Craniosacral Therapists work with the craniosacral system, cerebral spinal fluid, and the primary respiratory mechanism – or the breath of life ( – the ’spark’ of life and the gentle rhythmic motion of fluid, membrane and tissues).
The whole body can be affected by imbalances in these mechanisms due to their intricate structure and relationship with the central nervous system.
Adverse life experiences shape patterns in this system and sometimes the body is not capable of dealing with these experiences, storing their effects in the body.
Trauma, e.g. from an accident or surgery, can cause blockages in the delicate balance of the primary respiratory system. This can have wider effects on the health of the body.
Craniosacral Therapy helps to release tissue memories and restore balance to the system. This needs to happen gradually, to enable the client to deal with the releasing and healing effects of the treatment at their own pace.
The subtle motions of fluid and the cranial and sacral bones can be perceived by the therapist through light touch to the head, base of the spine and other ‘listening stations’ in the body e.g. shoulders. Craniosacral Therapists are trained to support the health that exists in the body, rather than find the dysfunction.
Craniosacral therapy can be effective with all types of complex emotional and physical problems.
Alison’s areas of special interest include:
- anxiety and depression
- managing stress and anxiety
- emotional issues
- trauma resolution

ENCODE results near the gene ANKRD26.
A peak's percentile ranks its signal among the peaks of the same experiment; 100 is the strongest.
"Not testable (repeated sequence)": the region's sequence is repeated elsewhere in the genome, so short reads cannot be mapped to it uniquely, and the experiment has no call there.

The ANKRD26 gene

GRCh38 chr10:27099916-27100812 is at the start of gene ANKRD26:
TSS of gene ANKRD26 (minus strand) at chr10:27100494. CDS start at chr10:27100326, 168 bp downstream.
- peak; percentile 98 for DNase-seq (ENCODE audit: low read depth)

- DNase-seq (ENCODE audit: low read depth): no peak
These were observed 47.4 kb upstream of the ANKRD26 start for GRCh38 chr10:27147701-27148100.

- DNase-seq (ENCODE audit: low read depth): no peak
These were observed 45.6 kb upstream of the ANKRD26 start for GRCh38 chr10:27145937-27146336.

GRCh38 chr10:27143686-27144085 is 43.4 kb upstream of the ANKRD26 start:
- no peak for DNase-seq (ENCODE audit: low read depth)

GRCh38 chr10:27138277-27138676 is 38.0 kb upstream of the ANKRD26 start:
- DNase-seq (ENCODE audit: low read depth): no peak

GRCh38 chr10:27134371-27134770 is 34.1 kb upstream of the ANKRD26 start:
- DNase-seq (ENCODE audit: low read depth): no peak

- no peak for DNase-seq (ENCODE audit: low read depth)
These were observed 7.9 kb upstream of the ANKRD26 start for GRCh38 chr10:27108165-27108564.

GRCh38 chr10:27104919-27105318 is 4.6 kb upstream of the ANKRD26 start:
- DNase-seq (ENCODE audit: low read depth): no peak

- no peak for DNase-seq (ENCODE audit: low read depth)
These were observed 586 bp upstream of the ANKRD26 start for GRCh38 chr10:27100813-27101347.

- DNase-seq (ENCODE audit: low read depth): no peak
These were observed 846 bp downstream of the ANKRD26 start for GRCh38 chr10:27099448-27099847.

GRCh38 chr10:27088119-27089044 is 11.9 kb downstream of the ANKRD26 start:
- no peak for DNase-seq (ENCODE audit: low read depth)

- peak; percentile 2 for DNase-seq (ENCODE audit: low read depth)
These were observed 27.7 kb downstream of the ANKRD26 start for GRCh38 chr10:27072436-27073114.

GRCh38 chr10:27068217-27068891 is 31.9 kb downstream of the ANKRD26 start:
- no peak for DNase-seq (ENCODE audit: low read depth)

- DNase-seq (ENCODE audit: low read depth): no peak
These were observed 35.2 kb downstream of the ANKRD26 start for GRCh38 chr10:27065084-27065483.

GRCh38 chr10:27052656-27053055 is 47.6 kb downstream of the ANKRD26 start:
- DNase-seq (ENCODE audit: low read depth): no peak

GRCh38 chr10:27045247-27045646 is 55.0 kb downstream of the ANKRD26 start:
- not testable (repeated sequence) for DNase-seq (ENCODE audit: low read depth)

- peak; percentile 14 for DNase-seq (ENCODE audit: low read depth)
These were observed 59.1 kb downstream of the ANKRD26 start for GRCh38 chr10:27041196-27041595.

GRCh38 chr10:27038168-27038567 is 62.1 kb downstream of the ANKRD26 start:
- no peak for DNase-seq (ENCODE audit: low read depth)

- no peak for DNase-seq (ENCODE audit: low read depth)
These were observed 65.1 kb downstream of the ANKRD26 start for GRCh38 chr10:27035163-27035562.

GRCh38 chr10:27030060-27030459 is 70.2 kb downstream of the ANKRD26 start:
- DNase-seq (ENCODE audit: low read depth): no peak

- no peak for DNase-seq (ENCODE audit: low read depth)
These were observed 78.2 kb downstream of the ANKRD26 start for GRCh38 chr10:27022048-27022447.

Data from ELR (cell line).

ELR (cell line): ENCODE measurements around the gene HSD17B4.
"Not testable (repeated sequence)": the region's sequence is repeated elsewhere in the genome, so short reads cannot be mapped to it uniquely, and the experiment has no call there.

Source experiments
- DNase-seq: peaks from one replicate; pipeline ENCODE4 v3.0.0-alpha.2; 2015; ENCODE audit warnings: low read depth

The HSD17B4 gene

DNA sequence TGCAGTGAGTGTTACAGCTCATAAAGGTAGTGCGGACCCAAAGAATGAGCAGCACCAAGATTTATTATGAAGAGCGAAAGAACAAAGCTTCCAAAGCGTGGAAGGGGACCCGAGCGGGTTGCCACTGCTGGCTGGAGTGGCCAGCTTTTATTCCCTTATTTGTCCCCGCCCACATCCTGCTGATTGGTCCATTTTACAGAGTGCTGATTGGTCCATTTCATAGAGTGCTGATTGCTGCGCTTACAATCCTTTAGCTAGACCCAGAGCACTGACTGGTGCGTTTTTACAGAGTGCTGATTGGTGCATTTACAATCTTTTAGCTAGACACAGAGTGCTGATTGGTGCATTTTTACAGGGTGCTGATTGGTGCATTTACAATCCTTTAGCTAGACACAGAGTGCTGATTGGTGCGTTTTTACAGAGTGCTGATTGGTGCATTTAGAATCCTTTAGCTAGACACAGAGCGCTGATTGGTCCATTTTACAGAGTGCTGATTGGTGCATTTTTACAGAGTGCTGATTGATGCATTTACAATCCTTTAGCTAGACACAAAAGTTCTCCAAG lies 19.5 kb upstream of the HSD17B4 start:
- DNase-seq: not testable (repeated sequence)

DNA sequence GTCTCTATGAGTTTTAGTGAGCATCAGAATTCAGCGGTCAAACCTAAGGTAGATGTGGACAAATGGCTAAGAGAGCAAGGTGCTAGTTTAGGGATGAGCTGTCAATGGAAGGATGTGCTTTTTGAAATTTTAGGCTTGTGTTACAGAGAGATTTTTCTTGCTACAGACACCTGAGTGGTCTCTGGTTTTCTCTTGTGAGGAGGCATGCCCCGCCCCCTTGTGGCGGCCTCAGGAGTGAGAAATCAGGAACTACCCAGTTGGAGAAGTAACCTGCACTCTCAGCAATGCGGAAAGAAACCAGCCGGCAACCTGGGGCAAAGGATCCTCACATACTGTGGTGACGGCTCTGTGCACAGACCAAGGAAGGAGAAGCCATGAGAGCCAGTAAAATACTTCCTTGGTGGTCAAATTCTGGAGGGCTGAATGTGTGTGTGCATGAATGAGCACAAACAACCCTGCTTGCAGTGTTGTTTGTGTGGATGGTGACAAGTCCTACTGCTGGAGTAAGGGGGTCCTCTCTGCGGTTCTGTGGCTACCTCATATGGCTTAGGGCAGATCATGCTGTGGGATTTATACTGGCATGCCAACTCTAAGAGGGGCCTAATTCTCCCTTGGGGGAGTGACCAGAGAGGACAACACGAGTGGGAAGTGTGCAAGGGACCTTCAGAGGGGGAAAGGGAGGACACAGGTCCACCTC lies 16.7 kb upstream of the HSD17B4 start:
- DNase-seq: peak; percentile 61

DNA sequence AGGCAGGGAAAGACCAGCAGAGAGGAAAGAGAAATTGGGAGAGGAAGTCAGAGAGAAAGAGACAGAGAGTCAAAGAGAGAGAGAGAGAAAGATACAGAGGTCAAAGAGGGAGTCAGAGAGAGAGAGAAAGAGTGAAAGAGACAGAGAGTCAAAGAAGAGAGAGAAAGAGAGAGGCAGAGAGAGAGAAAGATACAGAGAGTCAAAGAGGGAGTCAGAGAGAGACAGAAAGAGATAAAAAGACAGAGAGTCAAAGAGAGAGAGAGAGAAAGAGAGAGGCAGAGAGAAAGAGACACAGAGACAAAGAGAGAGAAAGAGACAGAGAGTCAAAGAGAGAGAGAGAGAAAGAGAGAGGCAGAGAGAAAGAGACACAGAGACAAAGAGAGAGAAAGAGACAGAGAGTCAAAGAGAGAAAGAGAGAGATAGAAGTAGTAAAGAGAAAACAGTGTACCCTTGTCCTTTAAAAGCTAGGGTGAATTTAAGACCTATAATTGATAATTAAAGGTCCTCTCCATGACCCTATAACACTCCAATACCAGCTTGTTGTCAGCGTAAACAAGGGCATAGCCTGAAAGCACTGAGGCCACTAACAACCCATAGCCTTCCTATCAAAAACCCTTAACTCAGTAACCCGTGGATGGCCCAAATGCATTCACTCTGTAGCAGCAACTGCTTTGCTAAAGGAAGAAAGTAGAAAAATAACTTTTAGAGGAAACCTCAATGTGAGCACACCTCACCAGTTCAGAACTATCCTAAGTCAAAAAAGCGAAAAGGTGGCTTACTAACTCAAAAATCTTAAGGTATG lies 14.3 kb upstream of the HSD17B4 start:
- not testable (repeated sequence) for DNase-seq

- Kern, M. (2001) Wisdom in the Body. London, Thorsons.
- Becker, R. E. (1997) Life in Motion. Oregon, Stillness Press.
Massage therapy is grounded in the study of human anatomy and physiology. Massage of soft tissue can help to realign the body by releasing tensions that have built up over time.
Massage is classed as a holistic therapy: treating the person as a whole. Often, releasing physical tension can help to promote emotional well-being.
The aim of massage therapy is to release tension and re-balance the muscles in the body through the use of different massage techniques. Chronic tension can be a source of pain and discomfort and releasing this tension can provide relief from these symptoms.
The additional benefits of massage are: relaxation, improved sleeping patterns and better immune function.
- Holey, E and Cook, E. (1997) Evidence-based Therapeutic Massage: A Practical Guide for Therapists. Churchill Livingstone.
Reiki is a form of energy healing that originated in Japan in the early 1900s. It has since spread all over the world and it’s status as a complementary therapy has been strengthened in the UK since it’s introduction by the NHS as part of integrated healthcare provision for certain conditions.
The basis of Reiki as a healing therapy is that all living things are essentially made up of energy. Reiki healing is said to work on a physical, emotional and spiritual level through releasing energy blocks and creating ’shifts’ in energy fields.
Reiki involves the therapist placing hands on different parts of the body and encouraging natural healing to occur through increasing and balancing the flow of universal life force energy in the client.
Regular reiki treatments can boost self-healing patterns and release old energy blocks. It can also relieve aches and pains and relieve symptoms of illness.
- Newman, R. B. (2006) Calm Healing: Methods for a New Era of Medicine. Berkely, North Atlantic.
- Gerber, R. (2000) Vibrational Medicine for the 21st Century. London, Piatkus.